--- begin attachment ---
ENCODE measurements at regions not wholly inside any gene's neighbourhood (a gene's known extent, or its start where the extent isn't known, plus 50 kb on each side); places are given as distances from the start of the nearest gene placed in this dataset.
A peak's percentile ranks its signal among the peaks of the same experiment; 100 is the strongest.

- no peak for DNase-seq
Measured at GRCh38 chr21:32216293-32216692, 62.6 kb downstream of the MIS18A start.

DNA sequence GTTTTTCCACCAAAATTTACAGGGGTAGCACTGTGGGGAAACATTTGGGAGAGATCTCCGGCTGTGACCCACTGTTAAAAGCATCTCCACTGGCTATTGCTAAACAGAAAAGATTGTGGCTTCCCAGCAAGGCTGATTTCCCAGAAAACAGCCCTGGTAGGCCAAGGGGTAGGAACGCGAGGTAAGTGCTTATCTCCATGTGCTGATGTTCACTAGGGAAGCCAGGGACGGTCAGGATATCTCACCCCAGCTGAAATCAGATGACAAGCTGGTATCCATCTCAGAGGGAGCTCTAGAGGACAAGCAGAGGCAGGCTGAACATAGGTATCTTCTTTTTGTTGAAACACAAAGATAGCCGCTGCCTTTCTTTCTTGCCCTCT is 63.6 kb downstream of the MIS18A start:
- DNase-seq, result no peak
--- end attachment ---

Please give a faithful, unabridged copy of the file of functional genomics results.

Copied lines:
ENCODE measurements at regions not wholly inside any gene's neighbourhood (a gene's known extent, or its start where the extent isn't known, plus 50 kb on each side); places are given as distances from the start of the nearest gene placed in this dataset.
A peak's percentile ranks its signal among the peaks of the same experiment; 100 is the strongest.

- no peak for DNase-seq
Measured at GRCh38 chr21:32216293-32216692, 62.6 kb downstream of the MIS18A start.

DNA sequence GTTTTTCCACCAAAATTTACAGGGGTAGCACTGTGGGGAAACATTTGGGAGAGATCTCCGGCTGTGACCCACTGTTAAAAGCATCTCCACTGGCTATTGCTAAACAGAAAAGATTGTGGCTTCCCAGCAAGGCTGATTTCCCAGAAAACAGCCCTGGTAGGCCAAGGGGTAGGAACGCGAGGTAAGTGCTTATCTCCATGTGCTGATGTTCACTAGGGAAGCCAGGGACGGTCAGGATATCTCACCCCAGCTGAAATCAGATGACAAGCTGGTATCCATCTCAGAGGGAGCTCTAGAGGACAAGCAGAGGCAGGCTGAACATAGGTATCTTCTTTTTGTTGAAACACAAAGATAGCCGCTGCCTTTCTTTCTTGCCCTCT is 63.6 kb downstream of the MIS18A start:
- DNase-seq, result no peak